One morning on Sixth Avenue. That rental truck with the I LOVE ALLAH bumper sticker. This is the kind of touch, one imagines, that abloodthirsty Al Qaeda foot soldier might find piquant. Well, then, if thatis a truck bomb, what should be expected? In the mind's eye, a hail ofshrapnel bursts through the side of the truck in stately slow motion,scattering pedestrians and newsstands and baby carriages. Would you see themetal as it hurtled toward you? Might the bulletproof glass in the cab beany protection?
And on and on -- what questions are more interesting than these? -- until yourealize that, actually, you're holding a copy of the New York Post, openedto the sports page (one fantasy world substituted for another), reading tosee what the Boston fans have to say about Jason Kidd now.
One thing September 11 did was to extend the horizon of believability. Thateffect was accentuated recently when the Bush administration chose to floodthe market with junk warnings. The Brooklyn Bridge? There's a bull's-eye onit. Nuclear? Not if but when. (No doubt, they're not making these up -- but italso seems somewhat implausible that they're telling us this for ourprotection.)
It's become impossible to discuss life in the city now without invokingscenarios heretofore contemplated only in Bruce Willis movies. The New YorkTimes Magazine with a shouting cover about nuclear terror, the essentialpoint of which was, what if some aggrieved mad scientists got hold of agoodly chunk of enriched uranium? Well, then they could download plans fromthe Internet . . .
If we believe the scenario proposed in this article, which is our customaryposture toward information contained in the New York Times, then we don'thang around here too long, right? We'd want to make plans to move to Maine,Vermont, anywhere but here. This would be the sensible thing. Staying in thecity and suffering the consequences might be an avoidable catastrophe, liketripping in high heels, the price we pay, as New Yorkers, for being tooattached to our glamorous (yeah, right) lives.
But really, how can we even talk about this?
So here we are. Most of us are staying. The apartments of those who areleaving are eagerly snapped up. "The only thing we have to fear is fearitself," trumpeted the Post, quoting a man one wouldn't think would be oneof their patron saints. A less rousing but more accurate formulation is, wecould learn to live with being afraid. We already have.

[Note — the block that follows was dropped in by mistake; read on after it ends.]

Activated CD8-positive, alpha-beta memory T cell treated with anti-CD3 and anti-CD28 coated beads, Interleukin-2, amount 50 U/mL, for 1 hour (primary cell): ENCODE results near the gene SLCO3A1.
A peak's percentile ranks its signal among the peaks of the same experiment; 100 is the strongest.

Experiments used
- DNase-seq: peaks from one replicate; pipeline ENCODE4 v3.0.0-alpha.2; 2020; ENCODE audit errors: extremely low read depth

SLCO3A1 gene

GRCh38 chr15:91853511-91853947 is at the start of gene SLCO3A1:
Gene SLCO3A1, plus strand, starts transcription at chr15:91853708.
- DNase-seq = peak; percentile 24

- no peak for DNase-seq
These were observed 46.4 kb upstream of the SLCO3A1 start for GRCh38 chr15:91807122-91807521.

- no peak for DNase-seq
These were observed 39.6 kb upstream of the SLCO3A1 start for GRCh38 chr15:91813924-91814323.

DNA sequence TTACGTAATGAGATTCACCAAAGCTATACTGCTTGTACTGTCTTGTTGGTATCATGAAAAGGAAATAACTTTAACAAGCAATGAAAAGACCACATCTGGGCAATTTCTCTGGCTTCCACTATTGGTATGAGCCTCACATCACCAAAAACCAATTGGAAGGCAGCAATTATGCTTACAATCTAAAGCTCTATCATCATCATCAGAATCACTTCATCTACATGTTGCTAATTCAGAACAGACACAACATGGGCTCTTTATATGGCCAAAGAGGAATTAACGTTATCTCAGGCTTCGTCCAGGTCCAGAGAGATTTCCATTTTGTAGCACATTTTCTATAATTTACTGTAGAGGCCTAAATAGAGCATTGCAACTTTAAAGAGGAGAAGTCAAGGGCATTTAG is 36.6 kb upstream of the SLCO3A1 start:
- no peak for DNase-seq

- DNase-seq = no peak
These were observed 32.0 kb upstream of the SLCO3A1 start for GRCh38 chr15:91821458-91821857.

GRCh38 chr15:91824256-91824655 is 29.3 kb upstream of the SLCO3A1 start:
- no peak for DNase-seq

The horrible spectacle and novelty of 9/11 may have deceived us as to thenature of terrorism. It's not war but street crime, or getting hit by a buswrit large. It erodes our rights (the happiest man in the country seems tobe John Ashcroft) and may continue to produce, on our side, new portraits ofgrief. But there's liable to be less and less of the swelling sense ofnationhood that characterized last fall.
One day recently at the firehouse on Great Jones Street, which lost ten menon September 11, they were filming a movie. There were arrays of votivecandles, roses straight from a florist's refrigerator. Signs lettered inMagic Marker, as close as possible to the originals: OUR HEROES; 9/11: WE'LL NEVER FORGET.
It will, of course, be impossible to forget. The city's culture industry hasalready set upon September 11, devouring it, reconstituting it. Producingendless, artificial milestones, ceremonies, opportunities for reflection. Adelta of emotional rivulets, so many that our minds don't fix on any one ofthem (those light towers were weirdly disappointing for this reason). Thisis how it slips away.
There's an unavoidable nostalgia for the fullness of that tragic feeling,when it began to sink in that the world had changed. But we can't go backthere -- even if we wanted to.